Yinqueshan Han Slips (/m/0dnhcj)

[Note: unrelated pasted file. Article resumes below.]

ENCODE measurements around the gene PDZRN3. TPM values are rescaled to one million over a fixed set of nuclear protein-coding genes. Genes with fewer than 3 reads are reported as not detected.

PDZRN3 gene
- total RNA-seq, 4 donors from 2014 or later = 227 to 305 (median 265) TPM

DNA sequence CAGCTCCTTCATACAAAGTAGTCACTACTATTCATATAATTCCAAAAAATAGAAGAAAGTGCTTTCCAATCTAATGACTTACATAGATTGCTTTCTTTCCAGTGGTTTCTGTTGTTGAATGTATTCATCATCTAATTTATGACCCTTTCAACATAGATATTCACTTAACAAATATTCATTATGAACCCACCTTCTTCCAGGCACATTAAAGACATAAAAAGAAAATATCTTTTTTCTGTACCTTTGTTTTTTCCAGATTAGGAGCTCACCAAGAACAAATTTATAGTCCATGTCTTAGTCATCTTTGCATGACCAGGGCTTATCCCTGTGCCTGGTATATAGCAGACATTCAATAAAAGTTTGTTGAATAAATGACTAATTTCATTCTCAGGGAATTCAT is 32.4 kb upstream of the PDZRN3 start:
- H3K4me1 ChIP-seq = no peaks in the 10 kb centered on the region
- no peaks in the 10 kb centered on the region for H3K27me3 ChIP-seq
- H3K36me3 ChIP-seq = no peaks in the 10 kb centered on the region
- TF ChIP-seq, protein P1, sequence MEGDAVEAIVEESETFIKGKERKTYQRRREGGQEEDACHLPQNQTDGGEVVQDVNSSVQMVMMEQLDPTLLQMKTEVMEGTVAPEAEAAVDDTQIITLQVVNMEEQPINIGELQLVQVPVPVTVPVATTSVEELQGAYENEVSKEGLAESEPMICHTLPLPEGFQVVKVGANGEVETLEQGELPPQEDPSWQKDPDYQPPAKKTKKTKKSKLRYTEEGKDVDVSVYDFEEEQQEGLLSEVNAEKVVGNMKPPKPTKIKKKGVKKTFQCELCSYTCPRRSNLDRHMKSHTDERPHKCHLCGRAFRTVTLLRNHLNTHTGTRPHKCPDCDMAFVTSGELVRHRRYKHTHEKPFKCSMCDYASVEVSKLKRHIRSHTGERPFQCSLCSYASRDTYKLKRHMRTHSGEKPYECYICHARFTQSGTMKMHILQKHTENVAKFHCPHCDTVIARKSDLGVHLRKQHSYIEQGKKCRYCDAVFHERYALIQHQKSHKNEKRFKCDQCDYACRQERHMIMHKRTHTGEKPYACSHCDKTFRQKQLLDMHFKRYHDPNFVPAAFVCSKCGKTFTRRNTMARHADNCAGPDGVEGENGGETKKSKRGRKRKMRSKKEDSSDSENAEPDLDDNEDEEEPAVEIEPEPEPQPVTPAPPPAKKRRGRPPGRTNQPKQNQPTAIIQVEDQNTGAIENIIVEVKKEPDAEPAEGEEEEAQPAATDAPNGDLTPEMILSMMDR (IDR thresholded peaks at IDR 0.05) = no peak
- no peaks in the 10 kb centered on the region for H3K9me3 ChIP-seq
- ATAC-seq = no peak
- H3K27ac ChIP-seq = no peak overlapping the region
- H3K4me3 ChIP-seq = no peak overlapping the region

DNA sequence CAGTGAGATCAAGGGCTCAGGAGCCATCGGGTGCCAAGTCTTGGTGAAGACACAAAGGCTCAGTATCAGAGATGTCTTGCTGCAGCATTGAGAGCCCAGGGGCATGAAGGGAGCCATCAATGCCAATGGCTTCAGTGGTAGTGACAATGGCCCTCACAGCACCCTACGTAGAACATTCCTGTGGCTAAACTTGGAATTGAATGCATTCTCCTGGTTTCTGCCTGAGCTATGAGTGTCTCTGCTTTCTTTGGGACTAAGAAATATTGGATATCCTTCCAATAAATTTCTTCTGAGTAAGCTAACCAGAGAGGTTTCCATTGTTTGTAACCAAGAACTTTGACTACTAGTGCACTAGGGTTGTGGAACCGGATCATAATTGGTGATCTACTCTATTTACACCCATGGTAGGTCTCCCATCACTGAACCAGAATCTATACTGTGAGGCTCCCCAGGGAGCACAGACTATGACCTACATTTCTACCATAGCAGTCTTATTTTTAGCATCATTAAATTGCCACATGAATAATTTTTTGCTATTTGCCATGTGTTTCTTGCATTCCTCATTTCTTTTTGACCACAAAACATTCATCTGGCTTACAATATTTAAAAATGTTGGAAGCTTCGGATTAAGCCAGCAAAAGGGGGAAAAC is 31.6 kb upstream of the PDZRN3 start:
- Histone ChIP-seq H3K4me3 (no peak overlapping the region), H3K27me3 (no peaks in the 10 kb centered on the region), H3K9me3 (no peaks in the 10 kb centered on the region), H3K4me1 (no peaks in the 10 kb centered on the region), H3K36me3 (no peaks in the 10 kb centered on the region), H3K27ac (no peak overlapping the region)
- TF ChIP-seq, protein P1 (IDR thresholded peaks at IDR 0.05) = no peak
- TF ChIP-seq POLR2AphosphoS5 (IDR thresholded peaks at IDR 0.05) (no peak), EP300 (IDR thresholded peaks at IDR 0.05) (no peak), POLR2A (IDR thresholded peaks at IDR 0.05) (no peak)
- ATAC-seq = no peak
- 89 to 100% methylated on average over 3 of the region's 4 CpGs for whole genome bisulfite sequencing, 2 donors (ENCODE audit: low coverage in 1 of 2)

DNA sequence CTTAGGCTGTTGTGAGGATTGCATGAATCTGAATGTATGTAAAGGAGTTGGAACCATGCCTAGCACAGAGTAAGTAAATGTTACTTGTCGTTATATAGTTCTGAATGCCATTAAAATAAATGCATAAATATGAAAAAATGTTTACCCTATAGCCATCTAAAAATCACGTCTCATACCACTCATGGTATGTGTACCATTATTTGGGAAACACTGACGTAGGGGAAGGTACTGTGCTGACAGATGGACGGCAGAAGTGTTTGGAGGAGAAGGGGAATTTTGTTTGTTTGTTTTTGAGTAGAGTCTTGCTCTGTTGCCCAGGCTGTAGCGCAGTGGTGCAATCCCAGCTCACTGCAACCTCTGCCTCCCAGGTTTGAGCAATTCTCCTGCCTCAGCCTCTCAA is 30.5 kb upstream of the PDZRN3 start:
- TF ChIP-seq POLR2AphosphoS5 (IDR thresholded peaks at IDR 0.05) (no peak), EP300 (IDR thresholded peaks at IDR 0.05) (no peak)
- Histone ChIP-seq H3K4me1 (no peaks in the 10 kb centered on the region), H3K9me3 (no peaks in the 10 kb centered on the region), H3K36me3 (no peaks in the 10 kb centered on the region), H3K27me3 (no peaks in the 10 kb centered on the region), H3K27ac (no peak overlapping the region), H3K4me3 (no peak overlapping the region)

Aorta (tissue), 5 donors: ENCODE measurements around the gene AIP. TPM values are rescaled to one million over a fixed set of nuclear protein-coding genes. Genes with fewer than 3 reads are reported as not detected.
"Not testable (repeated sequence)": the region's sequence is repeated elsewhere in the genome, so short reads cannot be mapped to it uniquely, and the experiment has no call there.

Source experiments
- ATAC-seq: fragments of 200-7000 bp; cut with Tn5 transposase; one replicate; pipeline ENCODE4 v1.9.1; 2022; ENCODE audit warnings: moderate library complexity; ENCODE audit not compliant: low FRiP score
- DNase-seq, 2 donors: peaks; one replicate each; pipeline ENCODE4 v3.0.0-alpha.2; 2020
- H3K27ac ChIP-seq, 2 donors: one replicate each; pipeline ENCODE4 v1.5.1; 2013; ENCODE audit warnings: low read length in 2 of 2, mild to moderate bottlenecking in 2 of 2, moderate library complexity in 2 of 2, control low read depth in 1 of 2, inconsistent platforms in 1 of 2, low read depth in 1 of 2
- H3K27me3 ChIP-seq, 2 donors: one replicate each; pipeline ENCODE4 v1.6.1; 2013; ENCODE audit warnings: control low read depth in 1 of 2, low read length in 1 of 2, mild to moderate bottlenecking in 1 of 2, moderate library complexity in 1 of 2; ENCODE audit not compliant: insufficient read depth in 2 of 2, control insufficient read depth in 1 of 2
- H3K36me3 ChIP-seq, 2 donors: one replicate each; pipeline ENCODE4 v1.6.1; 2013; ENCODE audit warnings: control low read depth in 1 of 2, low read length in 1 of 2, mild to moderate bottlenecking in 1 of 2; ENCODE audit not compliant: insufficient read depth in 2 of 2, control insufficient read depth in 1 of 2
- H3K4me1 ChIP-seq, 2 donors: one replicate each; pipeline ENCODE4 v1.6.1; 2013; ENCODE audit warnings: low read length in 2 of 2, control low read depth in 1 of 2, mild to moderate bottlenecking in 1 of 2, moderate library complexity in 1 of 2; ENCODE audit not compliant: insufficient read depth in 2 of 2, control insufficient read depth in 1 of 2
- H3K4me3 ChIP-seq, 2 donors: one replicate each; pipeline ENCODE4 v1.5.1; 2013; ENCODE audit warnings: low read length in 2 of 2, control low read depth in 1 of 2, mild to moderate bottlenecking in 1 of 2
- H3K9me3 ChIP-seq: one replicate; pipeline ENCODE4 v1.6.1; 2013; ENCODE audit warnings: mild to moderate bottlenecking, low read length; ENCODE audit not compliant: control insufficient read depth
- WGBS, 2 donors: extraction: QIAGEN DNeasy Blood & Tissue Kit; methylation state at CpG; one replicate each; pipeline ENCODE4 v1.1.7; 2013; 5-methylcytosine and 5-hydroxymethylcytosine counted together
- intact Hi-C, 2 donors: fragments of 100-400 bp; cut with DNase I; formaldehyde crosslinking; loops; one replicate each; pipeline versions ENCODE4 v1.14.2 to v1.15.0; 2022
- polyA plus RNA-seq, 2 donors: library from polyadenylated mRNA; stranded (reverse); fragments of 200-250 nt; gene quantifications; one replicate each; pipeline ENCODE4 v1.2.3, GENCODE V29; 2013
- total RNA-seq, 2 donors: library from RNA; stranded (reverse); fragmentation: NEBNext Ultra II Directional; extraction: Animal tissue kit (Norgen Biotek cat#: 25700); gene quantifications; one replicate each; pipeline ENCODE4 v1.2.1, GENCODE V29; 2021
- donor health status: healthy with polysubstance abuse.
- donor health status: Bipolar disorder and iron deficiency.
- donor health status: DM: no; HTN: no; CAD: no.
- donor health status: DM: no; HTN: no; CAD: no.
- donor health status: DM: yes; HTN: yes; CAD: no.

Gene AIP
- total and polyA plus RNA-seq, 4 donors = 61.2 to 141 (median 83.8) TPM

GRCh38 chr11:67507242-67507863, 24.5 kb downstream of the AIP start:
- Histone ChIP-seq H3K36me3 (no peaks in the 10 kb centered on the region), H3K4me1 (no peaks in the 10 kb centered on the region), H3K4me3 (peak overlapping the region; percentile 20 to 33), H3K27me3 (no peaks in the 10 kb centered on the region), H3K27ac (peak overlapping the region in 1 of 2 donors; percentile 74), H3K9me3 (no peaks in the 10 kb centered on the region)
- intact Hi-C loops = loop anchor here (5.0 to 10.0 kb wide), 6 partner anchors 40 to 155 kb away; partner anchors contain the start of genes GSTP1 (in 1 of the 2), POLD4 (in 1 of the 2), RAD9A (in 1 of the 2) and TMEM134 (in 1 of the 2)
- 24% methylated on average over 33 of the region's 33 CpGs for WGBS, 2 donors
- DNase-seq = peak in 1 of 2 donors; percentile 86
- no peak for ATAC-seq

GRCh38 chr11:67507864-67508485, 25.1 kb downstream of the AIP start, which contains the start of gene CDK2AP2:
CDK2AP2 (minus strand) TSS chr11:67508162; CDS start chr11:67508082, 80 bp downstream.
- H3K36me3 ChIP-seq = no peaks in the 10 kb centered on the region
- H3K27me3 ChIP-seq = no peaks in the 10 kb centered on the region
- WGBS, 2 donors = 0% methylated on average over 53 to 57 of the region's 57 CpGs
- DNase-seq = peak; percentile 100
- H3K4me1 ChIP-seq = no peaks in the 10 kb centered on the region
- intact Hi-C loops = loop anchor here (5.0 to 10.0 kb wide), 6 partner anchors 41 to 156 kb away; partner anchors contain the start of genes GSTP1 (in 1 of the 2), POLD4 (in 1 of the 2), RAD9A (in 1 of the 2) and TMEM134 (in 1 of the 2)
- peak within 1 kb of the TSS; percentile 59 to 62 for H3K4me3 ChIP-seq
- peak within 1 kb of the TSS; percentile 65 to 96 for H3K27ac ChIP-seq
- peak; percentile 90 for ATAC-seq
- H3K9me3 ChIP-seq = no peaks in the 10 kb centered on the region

The Yinqueshan Han Slips are ancient Chinese writing tablets from the Western Han Dynasty, made of bamboo strips and discovered in 1972. The tablets contain many writings that were not previously known or shed new light on the ancient versions of classic texts. The Yinqueshan Han Tombs were accidentally unearthed by construction workers on April 10, 1972. Archaeologists arrived a few days later to excavate the site. The bamboo slips were discovered in Tombs no. 1 and 2 at the foot of Yinqueshan, located southeast of the city of Linyi in the province of Shandong. Discovered in Tomb no. 1 were 4942 bamboo strips covered in closely written words and included portions of known texts, as well as a number of previously unknown military and divination texts, some of which were shown to resemble chapters in Guanzi and Mozi. The occupant had been identified as a military officer bearing the surname Sima. Tomb no. 2, unearthed the same year, contained 32 strips of bamboo writings which clearly represent sections of a calendar for the year 134 BC. The time of burial for both tombs had been dated to about 140 BC/134 BC and 118 BC, the texts having been written on the bamboo slips before then.
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